The onus is on us, the private sector, to be optimistic about the potential next steps. My message on behalf of the Chamber is to take this signal and other signals the government has given on discipline, cost reduction, reducing waste and professionalizing SOEs. These are signals, and it’s sentiment driven at this moment.

Take the positive sentiments and convert them in to actions rather than wait for prophecies of doom to come true.

Future of digitisation
Sadly, a country that was the leader in digitisation early this decade has slipped blow most of our regional counterparts. Even a digital ID does not exist, whereas countries like Bangladesh and India have moved far ahead of us. So the economic and social inclusion you gain by having digital citizens hasn’t and cannot be exploited because we lack digital ID infrastructure.


If you layer the network, the infrastructure layer is at the bottom. Several quick opportunities here include the release of frequency spectrum on an equitable or competitive basis so that the fundamental resource that Telco’s need to generate capacity is available.


Second is the infrastructure versus retail layers. Today we have a vertically structured industry where each operator is building almost all its infrastructure other than maybe the towers. A preferable solution would be a licensing regime which enables two infrastructure players.


The third layer is the cloud infrastructure of Sri Lanka, keeping in mind sovereignty and connectivity and having the incentives to drive the cost of domestic and global public cloud down.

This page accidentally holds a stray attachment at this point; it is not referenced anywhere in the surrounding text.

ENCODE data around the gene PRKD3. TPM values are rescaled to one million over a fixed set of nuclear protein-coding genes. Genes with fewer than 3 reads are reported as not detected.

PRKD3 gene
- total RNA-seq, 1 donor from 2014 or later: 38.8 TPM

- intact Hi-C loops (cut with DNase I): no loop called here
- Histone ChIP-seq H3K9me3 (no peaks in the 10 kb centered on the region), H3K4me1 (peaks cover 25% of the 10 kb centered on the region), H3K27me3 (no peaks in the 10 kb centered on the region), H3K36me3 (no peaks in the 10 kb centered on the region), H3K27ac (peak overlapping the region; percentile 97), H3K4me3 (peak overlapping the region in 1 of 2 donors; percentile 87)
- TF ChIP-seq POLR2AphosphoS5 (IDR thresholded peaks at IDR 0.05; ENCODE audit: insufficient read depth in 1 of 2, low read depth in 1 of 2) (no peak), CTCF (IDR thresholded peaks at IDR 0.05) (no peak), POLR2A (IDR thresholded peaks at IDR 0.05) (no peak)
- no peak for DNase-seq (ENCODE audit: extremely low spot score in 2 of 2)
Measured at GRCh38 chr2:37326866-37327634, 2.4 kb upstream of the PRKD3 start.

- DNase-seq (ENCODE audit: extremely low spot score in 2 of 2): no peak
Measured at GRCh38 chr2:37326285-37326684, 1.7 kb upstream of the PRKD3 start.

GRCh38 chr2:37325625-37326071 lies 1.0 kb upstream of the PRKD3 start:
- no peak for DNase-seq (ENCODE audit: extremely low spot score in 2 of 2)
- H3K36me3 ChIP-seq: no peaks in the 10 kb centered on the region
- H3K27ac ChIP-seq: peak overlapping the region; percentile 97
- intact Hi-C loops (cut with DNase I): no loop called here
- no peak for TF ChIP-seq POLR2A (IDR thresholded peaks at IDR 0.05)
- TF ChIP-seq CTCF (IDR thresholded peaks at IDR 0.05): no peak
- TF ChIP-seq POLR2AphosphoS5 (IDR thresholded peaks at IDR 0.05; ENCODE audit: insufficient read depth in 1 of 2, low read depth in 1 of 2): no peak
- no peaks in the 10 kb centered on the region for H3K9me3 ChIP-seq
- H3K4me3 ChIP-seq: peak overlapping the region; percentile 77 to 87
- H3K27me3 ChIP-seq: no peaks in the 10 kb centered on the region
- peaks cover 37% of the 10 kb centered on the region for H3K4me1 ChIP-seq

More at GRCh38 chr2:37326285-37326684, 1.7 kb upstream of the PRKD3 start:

The next is the applications layer. Here I’m not worried because the IT sector in this county is so vibrant and the innovation quotient so high that the application layer can be fulfilled at low cost.

Above this we have what we know as the presence-less layer, the cashless, and paperless layer. Presence-less layer means digital ID, that’s a quick win. You need a digital ID to eliminate the need for a citizen to be physically present.
Right at the top are big data, AI and analytics. Unfortunately, there is a lot of rhetoric around AI. But AI would be impotent unless your entire citizenry joins the party. You can’t build an internet economy around niche ecosystems, you have internet economies around millions of people, and that’s why inclusion is important. Unless these layers are built quickly, there wouldn’t be the big data for AI to deliver the results that AI can deliver.
Applying technology is easy but doing so inclusively and on a structured framework to enable top to bottom acceleration is requires the technology layers to be complete. There would also need to be some redirection of levies for the longer-term development of infrastructure towards digitisation.

The long-term game here, I think, is to build a digital environment. There are surplus and deficit zones in our county as far as digitization is concerned.

Dialog Axiata
Dialog is fundamentally very strong. EBITDA growth is among the region’s best and higher than even growth markets like Bangladesh. Second, Dialog is one of the leading quad-play or converged play players. There is a rush globally for fixed only or mobile-only players to readjust into a quad-play formulation, something Dialog did years ago. SLT is similar. So, Sri Lanka is unique in that we have two strong converged players.
The question is, why is not the stock’s EBITDA multiple anywhere close to other markets. In Malaysia, it’s above ten times, and for some telco stocks, it’s 14 times.

For Dialog EBITDA multiple is three times. This deficit is in my view because Sri Lanka tends to be a Price to Earnings ratio driven market. Second is the liquidity of the Dialog stock. It is not where it should be. There have been some experiments in the past to create liquidity. But the stock is so undervalued by global standards that any liquidity gets sucked up by the institutional funds quickly. If more growth stocks are listed, then the EBITDA multiple for growth companies should improve.